Scope of new conspiracy bill reined in, targets fewer crimes: source
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The Japanese government, aiming to enact a contentious terrorism conspiracy bill, has whittled down the number of crimes punishable to less than half of the 676 proposed previously, a source close to the matter said Friday.
The bill would amend Japan's law on organized crime to add a charge of making preparations for terrorism. Past bills of a similar nature have floundered amid criticism that they could be used as a front for human rights abuses by suppressing civic groups and arbitrarily punishing people who have committed no crime.
The reworked bill, which identifies 277 punishable crimes, is expected to get Cabinet approval early next month so it can be submitted to the Diet, with the government citing the need for a tool to better combat terrorist plots as Tokyo prepares to host the 2020 Olympics and Paralympics.
The administration of Prime Minister Shinzo Abe views enacting the bill as a necessary step for Japan to ratify the U.N. Convention against Transnational Organized Crime, adopted in 2000.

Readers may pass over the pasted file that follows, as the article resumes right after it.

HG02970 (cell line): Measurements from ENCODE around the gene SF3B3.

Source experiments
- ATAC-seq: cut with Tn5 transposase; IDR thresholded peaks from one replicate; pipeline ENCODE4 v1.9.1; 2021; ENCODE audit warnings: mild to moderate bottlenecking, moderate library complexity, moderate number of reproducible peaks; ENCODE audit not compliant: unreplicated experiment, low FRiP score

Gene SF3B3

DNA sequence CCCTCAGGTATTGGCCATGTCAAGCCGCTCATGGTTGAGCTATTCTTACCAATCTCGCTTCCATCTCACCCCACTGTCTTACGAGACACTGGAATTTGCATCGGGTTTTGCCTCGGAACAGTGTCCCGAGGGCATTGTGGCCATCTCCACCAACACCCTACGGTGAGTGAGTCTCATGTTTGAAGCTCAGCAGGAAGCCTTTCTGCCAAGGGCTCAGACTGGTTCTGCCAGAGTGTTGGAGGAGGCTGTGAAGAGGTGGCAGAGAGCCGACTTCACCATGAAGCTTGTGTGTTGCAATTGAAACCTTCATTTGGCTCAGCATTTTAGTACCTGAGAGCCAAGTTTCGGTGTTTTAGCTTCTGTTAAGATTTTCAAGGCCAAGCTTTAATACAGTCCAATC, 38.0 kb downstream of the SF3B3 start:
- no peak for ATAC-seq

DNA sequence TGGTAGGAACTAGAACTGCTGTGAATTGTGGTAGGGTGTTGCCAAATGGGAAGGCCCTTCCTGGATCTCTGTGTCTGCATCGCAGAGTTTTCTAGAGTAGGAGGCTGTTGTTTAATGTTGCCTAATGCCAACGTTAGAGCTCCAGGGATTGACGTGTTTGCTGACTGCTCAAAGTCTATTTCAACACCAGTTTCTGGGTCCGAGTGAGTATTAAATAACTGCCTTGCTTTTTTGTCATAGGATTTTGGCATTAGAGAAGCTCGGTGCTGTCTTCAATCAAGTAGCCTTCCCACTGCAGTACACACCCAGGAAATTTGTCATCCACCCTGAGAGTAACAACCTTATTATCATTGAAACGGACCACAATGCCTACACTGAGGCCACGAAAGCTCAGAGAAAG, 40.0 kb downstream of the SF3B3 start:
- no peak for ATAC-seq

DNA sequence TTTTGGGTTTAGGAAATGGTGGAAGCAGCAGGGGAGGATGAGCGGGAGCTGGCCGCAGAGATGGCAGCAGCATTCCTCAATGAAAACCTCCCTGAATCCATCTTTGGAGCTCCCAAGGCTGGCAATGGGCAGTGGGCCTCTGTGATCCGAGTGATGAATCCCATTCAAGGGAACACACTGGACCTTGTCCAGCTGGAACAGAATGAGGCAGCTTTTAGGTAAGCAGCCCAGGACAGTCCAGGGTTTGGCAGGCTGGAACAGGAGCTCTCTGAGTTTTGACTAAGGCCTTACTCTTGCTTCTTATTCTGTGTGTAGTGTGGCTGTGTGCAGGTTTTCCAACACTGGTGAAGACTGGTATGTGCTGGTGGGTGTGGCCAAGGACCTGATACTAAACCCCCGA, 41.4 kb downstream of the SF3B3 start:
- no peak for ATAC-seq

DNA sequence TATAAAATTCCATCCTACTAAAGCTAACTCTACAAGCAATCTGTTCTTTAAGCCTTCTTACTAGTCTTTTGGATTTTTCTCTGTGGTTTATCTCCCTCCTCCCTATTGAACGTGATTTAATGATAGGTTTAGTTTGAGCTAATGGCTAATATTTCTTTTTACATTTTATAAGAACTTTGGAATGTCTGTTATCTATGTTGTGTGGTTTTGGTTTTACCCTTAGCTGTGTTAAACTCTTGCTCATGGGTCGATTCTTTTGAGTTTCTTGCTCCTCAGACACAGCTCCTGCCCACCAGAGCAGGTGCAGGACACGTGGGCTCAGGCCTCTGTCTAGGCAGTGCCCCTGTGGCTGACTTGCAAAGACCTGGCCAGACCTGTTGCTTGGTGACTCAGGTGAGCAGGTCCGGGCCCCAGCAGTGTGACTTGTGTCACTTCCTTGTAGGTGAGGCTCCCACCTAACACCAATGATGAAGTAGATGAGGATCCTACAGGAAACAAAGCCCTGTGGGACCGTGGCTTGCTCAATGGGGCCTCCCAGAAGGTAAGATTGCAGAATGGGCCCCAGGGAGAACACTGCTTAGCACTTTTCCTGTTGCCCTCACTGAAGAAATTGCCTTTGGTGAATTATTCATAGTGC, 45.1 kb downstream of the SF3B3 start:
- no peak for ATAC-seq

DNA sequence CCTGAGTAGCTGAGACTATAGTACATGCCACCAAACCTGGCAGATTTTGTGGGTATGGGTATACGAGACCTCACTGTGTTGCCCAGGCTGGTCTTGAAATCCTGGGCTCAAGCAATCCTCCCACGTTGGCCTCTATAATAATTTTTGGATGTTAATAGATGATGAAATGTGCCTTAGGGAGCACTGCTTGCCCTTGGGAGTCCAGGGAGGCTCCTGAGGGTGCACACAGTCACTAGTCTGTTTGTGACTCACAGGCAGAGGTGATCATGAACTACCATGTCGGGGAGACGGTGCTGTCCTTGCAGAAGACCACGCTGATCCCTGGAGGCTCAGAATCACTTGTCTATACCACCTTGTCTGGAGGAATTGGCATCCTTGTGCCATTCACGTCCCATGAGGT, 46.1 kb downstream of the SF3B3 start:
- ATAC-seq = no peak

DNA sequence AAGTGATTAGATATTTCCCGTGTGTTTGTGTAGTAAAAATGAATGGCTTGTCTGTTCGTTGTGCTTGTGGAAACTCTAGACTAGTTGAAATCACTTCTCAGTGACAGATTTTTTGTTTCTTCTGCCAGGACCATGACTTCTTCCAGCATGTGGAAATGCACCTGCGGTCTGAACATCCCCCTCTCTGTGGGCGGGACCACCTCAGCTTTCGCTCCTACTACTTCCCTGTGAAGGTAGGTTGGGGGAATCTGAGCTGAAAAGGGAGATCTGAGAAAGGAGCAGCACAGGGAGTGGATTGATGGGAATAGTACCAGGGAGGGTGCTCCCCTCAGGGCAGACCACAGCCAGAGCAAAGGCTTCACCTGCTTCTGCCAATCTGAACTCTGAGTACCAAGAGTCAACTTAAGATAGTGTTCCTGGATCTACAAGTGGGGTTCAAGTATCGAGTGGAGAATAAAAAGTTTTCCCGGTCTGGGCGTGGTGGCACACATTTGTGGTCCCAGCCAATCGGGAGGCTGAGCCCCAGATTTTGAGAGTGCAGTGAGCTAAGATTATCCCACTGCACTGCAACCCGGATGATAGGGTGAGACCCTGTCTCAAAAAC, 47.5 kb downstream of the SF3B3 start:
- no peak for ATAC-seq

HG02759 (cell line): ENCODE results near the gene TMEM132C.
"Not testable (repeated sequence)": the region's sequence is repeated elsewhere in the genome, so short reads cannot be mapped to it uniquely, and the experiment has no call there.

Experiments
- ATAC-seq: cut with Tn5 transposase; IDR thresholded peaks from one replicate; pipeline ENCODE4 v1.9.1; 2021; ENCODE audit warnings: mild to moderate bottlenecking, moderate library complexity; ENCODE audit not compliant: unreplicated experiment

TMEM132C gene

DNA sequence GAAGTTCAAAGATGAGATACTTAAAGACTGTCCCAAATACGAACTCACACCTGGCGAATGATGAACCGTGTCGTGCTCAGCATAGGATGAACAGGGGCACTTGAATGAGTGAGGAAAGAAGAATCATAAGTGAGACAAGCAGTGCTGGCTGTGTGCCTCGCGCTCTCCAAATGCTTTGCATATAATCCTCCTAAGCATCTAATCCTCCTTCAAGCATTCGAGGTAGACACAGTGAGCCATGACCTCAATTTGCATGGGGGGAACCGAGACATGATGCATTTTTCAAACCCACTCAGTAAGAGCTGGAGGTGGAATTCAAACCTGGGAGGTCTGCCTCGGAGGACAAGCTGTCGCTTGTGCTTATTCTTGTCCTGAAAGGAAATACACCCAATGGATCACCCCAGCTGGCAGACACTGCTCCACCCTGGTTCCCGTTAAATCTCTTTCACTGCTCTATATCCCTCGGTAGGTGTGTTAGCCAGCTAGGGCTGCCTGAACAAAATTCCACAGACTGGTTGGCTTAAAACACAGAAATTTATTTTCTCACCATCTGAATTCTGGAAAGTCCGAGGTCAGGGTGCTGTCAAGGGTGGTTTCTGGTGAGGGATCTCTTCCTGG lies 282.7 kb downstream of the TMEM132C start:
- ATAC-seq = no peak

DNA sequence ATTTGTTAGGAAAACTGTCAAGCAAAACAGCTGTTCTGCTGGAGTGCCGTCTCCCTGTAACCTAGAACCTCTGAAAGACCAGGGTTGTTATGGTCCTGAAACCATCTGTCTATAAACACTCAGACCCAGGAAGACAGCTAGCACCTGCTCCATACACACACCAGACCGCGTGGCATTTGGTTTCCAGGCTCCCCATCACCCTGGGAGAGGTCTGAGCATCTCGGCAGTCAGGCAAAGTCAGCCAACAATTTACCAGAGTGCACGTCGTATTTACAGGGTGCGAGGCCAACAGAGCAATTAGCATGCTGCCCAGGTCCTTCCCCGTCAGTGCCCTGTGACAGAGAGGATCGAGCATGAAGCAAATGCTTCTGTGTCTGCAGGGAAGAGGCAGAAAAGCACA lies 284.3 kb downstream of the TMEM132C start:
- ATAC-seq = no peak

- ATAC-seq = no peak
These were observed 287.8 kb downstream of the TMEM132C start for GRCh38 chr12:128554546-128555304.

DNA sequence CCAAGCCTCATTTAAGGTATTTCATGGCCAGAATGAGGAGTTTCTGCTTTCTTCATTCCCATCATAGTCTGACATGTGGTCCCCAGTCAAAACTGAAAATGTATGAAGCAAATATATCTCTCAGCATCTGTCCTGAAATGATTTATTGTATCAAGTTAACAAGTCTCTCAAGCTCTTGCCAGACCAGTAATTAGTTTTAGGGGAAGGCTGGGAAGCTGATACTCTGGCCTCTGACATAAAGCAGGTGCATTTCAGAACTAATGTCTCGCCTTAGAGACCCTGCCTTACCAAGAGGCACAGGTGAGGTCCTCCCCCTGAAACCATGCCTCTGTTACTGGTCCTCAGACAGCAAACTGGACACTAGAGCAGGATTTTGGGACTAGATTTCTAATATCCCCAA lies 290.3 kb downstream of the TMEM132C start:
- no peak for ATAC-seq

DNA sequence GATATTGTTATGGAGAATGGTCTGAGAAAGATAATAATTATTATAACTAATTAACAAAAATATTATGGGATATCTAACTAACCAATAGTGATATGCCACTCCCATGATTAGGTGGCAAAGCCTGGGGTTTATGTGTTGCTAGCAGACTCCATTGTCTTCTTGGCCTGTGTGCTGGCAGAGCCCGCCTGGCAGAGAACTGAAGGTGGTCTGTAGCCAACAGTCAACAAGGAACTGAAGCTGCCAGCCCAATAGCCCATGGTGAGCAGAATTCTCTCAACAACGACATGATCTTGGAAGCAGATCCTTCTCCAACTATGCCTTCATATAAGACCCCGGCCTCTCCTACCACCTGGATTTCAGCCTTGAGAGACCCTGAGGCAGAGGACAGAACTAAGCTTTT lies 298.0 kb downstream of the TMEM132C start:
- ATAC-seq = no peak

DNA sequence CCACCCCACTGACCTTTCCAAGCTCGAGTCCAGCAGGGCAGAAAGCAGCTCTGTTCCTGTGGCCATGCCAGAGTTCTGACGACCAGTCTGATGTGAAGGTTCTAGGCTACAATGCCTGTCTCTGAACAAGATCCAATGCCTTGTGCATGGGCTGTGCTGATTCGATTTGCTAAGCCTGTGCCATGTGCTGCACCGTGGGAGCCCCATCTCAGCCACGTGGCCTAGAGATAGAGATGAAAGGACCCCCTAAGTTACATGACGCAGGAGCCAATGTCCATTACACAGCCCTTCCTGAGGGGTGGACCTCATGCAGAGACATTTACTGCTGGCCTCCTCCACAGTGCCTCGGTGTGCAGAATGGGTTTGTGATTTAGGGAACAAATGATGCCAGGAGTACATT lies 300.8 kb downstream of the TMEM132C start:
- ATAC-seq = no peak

That convention applies to "serious crimes," which it defines as those punishable by a maximum of four years or more behind bars.
The bill's previous draft contains 676 such crimes, but according to the source, the ruling coalition's junior party Komeito has asked for the bill to exclude those with a loose connection to organized crime and those that cannot be planned in advance, such as crimes resulting from negligence.
The government has identified 167 crimes central to the bill that can be directly linked to making terrorist acts happen, the source said.
The Justice Ministry now considers that the bill will apply to civic groups that undergo a transformation in character, even if they had previously been carrying out activities with no criminal element, according to documents presented at a Diet committee meeting Thursday.
Government officials have previously stressed that the bill will be worded so that its designation of organized crime groups cannot be applied to "ordinary people."
"We can't protect the public's safety or peace of mind if we don't make (the bill) applicable to groups that have turned into those that commit crimes," Chief Cabinet Secretary Yoshihide Suga told a press conference Friday.
Justice Minister Katsutoshi Kaneda said in a parliamentary session earlier this month that only groups that have made decisions leading to a sustained pattern of criminal activity would be recognized as organized crime groups under the new bill.